WRAL WeatherCenter Blog

Cut-Off Departs...

Posted October 9, 2006 11:14 a.m. EDT

The weekend certainly brought an interesting weather pattern to bear across much of the southeastern U.S., one that we saw coming a good ways out but that nonetheless is a type that's often a challenge for both human forecasters and computer models. A mid-level low pressure center became "cut-off," meaning it formed into a closed circulation that became detached from the broader west to east mid and upper level circulation across the country. Once this happens, the systems tend to move very slowly for a few days until changes in the pattern upstream begin to impact the system and cause it to move along, usually with an associated weakening trend as the strong horizontal temperature gradients that helped to instigate it in the first place fade.

The system that came in this weekend left many of us with lots of clouds, periods of drizzle and rain, and temperatures that ran well below normal, although there was a tendency for temperatures to run substantially warmer over the eastern coastal plain and near the coast compared to parts of the Piedmont, where highs in the low to mid 60s were common. Today, we've finally started to see some eastward motion with the system, and computer models are suggesting that it will continue that trend over the next day or so, allowing substantial drying, more sunshine and the warming that goes with that, all before another frontal system pushes through the region Thursday or Thursday night, with a strong rush of chilly dry air into the area for the start of the State Fair on Friday.

Here's a look at the upper level low on a water vapor channel satellite image, it's center clearly indicated by the circular flow over east-central Georgia around 11 am on Sunday. At around the same time on Saturday, this feature had been drifting southward across the central NC/SC border.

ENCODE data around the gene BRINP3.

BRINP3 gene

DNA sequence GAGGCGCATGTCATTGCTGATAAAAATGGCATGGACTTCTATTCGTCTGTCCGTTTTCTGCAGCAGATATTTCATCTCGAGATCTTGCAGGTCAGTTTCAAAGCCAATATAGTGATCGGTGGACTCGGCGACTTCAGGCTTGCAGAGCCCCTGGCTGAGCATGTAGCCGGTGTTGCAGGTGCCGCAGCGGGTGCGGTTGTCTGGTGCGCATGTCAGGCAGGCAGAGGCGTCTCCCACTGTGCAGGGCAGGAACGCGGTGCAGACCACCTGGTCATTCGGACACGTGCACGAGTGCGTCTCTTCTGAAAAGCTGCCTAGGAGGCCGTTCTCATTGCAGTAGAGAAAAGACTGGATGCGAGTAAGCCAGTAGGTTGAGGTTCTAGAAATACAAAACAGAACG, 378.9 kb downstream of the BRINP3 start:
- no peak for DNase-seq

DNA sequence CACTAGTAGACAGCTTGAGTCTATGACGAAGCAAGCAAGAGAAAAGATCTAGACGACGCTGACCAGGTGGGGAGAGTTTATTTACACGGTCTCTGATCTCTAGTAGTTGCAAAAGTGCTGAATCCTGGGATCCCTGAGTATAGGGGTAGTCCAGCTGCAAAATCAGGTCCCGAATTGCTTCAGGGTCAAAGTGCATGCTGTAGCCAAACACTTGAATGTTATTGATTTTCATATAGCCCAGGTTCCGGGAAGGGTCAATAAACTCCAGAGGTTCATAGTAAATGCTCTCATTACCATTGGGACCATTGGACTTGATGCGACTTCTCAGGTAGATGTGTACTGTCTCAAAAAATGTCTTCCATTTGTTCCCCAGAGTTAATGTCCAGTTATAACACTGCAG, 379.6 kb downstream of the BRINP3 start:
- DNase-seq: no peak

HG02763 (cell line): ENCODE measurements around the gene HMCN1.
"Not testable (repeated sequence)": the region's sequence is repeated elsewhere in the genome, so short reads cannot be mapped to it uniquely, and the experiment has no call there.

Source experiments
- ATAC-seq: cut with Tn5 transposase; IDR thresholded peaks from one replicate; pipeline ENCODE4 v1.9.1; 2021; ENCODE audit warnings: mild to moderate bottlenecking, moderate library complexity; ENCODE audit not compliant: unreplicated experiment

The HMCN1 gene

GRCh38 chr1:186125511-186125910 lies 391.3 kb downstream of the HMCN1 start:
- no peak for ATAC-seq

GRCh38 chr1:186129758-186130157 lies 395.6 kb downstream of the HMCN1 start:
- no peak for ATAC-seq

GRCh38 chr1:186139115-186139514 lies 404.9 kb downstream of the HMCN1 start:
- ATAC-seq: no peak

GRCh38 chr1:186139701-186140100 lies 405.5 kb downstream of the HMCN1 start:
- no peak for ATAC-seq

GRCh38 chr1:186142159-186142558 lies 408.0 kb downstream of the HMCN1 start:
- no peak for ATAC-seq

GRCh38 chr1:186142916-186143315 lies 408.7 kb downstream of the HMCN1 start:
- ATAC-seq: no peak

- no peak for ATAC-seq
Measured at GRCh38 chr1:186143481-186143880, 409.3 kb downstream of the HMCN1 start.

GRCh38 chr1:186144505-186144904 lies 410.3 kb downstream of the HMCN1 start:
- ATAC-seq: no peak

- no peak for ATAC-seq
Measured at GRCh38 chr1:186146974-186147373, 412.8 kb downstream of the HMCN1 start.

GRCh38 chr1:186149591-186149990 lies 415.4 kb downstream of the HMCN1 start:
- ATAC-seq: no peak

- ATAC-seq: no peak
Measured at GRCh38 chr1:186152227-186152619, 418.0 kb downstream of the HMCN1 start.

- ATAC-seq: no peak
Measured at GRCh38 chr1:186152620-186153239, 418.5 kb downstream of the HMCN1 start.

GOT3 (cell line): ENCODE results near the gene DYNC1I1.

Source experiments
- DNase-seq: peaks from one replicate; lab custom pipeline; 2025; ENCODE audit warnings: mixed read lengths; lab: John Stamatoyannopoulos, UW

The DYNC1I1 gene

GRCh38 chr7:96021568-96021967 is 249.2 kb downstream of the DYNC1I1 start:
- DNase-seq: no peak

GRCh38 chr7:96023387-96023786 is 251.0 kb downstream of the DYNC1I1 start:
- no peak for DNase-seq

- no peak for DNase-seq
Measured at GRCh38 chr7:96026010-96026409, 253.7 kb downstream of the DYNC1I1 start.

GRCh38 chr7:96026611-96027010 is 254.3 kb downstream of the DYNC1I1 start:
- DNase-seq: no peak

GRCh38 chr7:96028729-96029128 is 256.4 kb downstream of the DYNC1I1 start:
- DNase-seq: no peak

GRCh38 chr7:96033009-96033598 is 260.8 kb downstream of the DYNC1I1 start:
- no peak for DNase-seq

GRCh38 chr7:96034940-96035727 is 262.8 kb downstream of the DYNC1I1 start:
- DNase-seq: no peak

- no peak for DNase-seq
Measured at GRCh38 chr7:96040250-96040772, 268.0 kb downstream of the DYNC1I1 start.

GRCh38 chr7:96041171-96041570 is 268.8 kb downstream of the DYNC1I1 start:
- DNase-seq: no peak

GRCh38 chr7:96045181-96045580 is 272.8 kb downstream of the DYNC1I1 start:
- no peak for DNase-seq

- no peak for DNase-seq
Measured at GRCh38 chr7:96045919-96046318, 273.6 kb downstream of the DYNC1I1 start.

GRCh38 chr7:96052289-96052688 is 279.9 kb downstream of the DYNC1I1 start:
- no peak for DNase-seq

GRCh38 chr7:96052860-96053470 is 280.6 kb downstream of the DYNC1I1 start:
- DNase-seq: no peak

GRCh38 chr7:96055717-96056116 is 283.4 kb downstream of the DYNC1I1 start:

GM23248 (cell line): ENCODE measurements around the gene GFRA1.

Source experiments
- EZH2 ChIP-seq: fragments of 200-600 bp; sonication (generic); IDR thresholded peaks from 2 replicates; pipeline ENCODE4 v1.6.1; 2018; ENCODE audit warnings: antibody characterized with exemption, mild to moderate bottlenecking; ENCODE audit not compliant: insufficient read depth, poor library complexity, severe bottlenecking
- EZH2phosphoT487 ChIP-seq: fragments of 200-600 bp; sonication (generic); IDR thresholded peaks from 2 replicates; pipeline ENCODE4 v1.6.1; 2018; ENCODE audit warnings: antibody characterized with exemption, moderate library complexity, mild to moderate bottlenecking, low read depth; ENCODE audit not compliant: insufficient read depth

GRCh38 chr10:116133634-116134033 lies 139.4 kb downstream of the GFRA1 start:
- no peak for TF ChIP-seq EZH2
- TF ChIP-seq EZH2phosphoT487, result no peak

By this morning (below), the center of the cutoff low was moving east-northeast, and had slipped offshore over the Atlantic southeast of Charleston, with a moist circulation around its northern perifphery still producing cloudiness and some spotty showers and storms over eastern NC.

The computer model output below, from the Global Forecast System (GFS), shows nicely the closed circulation indicated by lines of equal height (isohypses) of the 500 mb pressure surface, located southeast of Charleston early today in line with the satellite image above. As is often the case with long-lived cutoff lows, the area of greatest rotation, or vorticity, is very near the center of the low, marked here by an X. Another common feature of mature cutoff lows is that surface lows are often stacked almost vertically below the upper level feature, as seen in the second image below, which shows the surface pressure pattern and model-estimated precipitation coverage, indicative of the chance of rain over eastern NC. The surface low in this case is not indicated by a closed circulation, but by an inverted trough that extends northward to a point immediately below the 500-mb low. If we were to zoom in and analyze the surface trough with a higher resolution (showing a contour of equal sea level pressure for every 1-mb difference instead of the 4-mb used here, for example), we'd likely see a small closed low in that position.

A significant change is indicated in the next two images, which are forecasts for 2 pm Tuesday afternoon at the same levels shown above. The cutoff low at 500 mb is seen to move farther northeast and to be weakening into an "open wave," while at the surface a low pressure area has also moved northeast from the former position of the inverted trough, and is now well at sea east of Cape Hatteras. The combination of weak high pressure ridging at 500 mb and drier air filtering in behind the low pressure areas leads the model to indicate all remaining precipitation at that time to be just east of our state, and it's likely we'll see more sun than clouds for Tuesday, along with temperatures at or a little above normal for the date.